While writing Mission One, I did plenty of research about space travel. It turns out I had very different (read: uninformed) ideas about how the crew would get to Titan compared with what could actually happen.
Discovering the limitations and possibilities of space flight sculpted that portion of my book, and made it a little more authentic.
I still took some liberties, sure. If I was ever faced with a scenario where I could have been technically accurate or I could have written a crowd-pleasing scene, I appealed to the crowd.
That’s just good policy, and it’s also a whole lot more fun.
Ray Bradbury dictated this short essay to his official biographer, Sam Weller, who confirms it is the last thing the science fiction author wrote. It is entitled “The Book and The Butterfly”, and it is about Bradbury’s great love of books and his discovery of the worlds they opened.
Here is the first part:
“When I was seven years old, I started going to the library and I took out ten books a week. The librarian looked at me and asked, “What are you doing?”
I said, “What do you mean?”
And she said, “You can’t possibly read all of those before they are due back.”
I said, “Yes, I can.”
And I came back the next week for ten more books.
In doing so, I told that librarian, politely, to get out of my way and let me happen. That’s what books do. They are the building blocks, the DNA, if you will, of you.
Think of everything you have ever read, everything you have ever learned from holding a book in your hands and how that knowledge shaped you and made you who you are today.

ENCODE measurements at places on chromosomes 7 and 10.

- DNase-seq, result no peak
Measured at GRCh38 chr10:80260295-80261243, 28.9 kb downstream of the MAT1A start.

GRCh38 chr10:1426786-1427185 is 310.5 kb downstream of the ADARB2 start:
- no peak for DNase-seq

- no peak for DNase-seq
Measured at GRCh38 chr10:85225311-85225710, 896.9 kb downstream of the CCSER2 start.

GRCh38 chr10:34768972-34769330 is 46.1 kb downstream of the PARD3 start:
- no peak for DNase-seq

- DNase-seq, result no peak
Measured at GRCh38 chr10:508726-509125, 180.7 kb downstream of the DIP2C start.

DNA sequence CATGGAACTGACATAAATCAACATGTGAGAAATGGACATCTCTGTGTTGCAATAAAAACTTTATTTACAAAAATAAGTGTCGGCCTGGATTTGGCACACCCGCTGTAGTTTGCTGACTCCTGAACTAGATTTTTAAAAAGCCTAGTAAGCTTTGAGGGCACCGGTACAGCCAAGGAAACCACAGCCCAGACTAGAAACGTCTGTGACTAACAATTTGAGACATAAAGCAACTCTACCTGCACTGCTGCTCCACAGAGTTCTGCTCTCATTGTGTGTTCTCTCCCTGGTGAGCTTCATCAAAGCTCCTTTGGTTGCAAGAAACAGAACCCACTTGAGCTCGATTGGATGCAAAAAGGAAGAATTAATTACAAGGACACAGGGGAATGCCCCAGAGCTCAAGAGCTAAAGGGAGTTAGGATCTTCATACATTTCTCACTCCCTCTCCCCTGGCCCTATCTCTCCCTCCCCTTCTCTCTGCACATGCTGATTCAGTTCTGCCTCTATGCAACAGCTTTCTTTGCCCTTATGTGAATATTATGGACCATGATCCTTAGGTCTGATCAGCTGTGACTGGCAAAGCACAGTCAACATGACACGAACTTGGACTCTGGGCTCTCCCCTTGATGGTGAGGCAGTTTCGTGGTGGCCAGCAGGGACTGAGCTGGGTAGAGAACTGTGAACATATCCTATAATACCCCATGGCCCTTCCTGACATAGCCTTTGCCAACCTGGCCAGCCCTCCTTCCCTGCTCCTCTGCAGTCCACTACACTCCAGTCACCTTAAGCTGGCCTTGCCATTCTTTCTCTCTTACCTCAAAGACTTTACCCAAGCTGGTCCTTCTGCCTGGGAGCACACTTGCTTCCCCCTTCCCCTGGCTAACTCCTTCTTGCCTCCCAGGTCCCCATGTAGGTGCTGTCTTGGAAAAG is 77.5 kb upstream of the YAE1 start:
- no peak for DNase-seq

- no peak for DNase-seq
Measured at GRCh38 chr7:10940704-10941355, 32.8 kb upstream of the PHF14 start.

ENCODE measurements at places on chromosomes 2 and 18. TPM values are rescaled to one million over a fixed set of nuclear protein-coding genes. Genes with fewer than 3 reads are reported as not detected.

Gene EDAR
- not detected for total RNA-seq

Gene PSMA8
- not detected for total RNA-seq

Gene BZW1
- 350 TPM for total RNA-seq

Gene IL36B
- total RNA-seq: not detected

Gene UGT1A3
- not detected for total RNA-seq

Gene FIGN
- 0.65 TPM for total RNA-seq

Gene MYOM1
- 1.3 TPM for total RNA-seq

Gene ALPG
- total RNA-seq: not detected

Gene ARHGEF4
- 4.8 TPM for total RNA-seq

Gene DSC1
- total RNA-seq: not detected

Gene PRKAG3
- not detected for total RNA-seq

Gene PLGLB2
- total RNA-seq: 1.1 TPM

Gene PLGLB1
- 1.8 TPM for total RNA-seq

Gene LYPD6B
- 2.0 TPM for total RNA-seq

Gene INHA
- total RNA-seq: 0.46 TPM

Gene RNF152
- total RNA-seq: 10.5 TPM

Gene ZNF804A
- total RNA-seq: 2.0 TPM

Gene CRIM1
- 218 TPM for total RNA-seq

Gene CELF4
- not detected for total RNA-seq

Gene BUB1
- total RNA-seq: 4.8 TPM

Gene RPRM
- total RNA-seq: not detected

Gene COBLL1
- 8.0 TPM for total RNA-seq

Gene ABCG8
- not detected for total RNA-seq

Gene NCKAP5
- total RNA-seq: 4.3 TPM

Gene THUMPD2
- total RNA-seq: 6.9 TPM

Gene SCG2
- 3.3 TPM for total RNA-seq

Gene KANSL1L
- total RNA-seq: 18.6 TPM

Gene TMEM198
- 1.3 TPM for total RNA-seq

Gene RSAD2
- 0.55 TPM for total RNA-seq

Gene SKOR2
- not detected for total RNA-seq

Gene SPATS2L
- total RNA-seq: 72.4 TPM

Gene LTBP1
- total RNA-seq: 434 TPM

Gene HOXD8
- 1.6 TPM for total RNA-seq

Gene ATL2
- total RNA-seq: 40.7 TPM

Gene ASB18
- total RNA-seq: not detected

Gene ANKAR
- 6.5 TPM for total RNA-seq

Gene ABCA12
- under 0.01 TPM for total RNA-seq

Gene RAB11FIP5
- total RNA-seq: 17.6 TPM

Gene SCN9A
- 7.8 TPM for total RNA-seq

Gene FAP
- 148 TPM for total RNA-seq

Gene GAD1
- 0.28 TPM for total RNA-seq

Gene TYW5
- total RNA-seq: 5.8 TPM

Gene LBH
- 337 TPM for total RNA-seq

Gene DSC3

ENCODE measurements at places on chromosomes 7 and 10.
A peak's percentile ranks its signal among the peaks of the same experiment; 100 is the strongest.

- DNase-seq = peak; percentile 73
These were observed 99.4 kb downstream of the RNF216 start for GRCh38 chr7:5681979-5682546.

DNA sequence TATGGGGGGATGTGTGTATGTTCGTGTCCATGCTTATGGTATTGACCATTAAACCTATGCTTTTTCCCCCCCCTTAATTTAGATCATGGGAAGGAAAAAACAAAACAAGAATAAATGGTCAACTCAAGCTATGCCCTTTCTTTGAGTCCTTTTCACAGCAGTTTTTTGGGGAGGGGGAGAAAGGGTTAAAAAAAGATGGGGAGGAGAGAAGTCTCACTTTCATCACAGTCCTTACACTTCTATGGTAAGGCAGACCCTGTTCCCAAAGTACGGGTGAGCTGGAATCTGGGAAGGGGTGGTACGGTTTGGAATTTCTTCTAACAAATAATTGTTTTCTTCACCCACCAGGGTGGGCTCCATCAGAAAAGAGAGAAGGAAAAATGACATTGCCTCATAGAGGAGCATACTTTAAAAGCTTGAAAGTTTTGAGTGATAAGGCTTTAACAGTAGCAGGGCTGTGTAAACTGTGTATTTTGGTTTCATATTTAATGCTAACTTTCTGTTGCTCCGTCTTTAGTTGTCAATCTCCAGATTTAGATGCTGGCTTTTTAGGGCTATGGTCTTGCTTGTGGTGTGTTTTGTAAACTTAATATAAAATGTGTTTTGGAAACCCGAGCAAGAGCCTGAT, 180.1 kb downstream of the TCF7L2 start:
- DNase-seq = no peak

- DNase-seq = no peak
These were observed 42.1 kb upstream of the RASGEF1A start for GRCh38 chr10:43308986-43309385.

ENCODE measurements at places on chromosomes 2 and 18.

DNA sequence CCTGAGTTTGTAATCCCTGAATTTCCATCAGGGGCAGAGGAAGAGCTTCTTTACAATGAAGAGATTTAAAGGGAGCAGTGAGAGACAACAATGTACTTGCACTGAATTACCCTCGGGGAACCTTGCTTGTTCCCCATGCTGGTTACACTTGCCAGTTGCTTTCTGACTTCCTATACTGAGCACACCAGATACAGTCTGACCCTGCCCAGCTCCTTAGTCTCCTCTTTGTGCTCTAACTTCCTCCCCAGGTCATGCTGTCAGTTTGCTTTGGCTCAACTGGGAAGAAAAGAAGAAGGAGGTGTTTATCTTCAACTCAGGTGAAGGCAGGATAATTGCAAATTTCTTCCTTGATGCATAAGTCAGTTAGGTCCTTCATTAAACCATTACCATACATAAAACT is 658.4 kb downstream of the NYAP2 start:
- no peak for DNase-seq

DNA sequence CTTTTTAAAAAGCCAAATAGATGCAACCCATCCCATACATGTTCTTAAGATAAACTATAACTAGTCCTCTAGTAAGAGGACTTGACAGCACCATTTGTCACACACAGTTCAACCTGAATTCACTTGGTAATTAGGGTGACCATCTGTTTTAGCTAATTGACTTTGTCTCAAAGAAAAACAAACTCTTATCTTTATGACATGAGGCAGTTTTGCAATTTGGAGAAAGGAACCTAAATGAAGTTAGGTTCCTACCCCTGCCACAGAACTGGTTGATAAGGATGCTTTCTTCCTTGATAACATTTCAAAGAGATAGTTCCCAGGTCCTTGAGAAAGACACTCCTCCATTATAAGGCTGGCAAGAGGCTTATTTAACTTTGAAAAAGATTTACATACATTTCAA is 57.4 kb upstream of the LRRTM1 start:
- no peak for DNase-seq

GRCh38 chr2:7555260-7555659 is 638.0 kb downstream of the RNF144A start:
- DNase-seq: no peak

Looking back now on all those years, to when I first discovered books at the library, I see that I was simply falling in love. Day, after day, after glorious day, I was falling in love with books.”
The rest can be found here, and it’s definitely worth a read.
I would like to believe that one of my favorite characters of all time (from one of my favorite books of all time) remained in the exact state as he was depicted throughout the novel. His was a rebellion of a young person well past the Peter and the Lost Boys stage of life and entering the realm where things are ordered to start making sense.
It’s clear from the outset that Holden has no interest in the world around him. Some call him a sociopath because of it but I think his personality is defined by the extreme version of one aspect that all people on the cusp of adulthood experience: lack of place.
“There is only one plot — nothing is what it seems.”
Yet I’ll go one further and say there’s only one genre: mystery.
I’m not referring to Miss Marple or Sherlock Holmes — not to the established Mystery institution unto itself (with a big fat capital M). I’m referring to the most basic form of mystery: a question that needs to be answered; a problem that needs to be solved.
Mystery is the one thread woven into the fabric of every story.
The good ones, anyway. However the plots and styles and mundanities may vary, an element of mystery is always present. It drives discovery and exploration in all realms of life, so why not in writing?